Advocacy Group Says Racial Disparities In Local Mortgage Lending Persist
A new report out by the Empire Justice Center in Rochester says that there are continued disparities in the way home mortgages are granted in parts of the Rochester area.
The non-profit legal advocacy organization says that home mortgage lending recovered in 2013 from a low point in 2011. But the report also shows that African American middle and upper income borrowers were denied loans at least twice as often as white people in the same brackets.
The study also shows that mortgage denial rates for neighborhoods where there were more people of color grew, while at the same time overall lending was going up.
Researcher Barbara van Kerhkhove is hoping this study becomes part of a broader look at race and poverty in the Rochester area.
"I would love for this report to be used to continue a discussion that I think is already happening in this community around race and also people in poverty."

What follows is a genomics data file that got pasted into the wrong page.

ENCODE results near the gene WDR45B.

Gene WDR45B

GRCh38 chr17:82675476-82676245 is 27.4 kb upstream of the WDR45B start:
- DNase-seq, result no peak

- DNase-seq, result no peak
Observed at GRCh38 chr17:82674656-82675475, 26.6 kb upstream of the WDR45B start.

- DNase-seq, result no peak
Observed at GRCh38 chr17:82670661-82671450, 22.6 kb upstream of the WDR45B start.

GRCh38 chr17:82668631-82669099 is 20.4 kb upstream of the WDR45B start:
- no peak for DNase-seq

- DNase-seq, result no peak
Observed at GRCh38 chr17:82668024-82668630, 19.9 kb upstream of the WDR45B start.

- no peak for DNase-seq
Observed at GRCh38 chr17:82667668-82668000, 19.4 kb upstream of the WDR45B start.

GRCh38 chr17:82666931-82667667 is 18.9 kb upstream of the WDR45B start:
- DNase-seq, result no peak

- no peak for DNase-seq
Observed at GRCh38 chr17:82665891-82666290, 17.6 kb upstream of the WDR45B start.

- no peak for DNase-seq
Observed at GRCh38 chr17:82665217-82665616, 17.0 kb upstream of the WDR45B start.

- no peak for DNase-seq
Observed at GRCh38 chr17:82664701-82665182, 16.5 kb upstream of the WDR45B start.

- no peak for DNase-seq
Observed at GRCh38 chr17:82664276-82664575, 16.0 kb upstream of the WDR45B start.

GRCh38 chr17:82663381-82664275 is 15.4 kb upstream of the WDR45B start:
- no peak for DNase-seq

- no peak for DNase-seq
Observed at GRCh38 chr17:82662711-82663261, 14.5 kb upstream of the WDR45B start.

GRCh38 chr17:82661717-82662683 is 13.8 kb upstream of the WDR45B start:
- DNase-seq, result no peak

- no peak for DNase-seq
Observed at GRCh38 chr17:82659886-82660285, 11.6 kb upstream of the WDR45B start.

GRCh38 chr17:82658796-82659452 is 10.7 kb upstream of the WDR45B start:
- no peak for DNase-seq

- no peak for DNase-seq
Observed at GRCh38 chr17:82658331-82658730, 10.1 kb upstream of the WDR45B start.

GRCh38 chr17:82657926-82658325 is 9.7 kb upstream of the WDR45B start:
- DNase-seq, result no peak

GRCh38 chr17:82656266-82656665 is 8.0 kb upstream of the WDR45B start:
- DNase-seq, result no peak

She also wants to make sure housing regulations are being followed.
"I also want the regulators to come in and make sure that people aren't being denied loans unfairly, and if they are being denied loans, what can we do as a community to get low and moderate income people prepared to become homeowners? What can we do that's different?"
The Empire Justice Center is also wants to see officials require that mortgage loan providers and realtors participate in anti-racism and cultural competency training to improve racial justice.